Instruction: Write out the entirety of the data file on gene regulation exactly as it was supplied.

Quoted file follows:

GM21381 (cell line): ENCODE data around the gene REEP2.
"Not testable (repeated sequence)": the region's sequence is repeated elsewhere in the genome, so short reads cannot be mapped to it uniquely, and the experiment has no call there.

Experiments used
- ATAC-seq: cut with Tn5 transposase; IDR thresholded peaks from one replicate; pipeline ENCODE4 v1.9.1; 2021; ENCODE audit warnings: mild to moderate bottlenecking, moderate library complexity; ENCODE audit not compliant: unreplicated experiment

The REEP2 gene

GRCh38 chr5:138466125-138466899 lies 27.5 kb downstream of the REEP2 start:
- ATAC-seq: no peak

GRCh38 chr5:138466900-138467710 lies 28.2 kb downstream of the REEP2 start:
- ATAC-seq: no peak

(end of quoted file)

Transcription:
GM21381 (cell line): ENCODE data around the gene REEP2.
"Not testable (repeated sequence)": the region's sequence is repeated elsewhere in the genome, so short reads cannot be mapped to it uniquely, and the experiment has no call there.

Experiments used
- ATAC-seq: cut with Tn5 transposase; IDR thresholded peaks from one replicate; pipeline ENCODE4 v1.9.1; 2021; ENCODE audit warnings: mild to moderate bottlenecking, moderate library complexity; ENCODE audit not compliant: unreplicated experiment

The REEP2 gene

GRCh38 chr5:138466125-138466899 lies 27.5 kb downstream of the REEP2 start:
- ATAC-seq: no peak

GRCh38 chr5:138466900-138467710 lies 28.2 kb downstream of the REEP2 start:
- ATAC-seq: no peak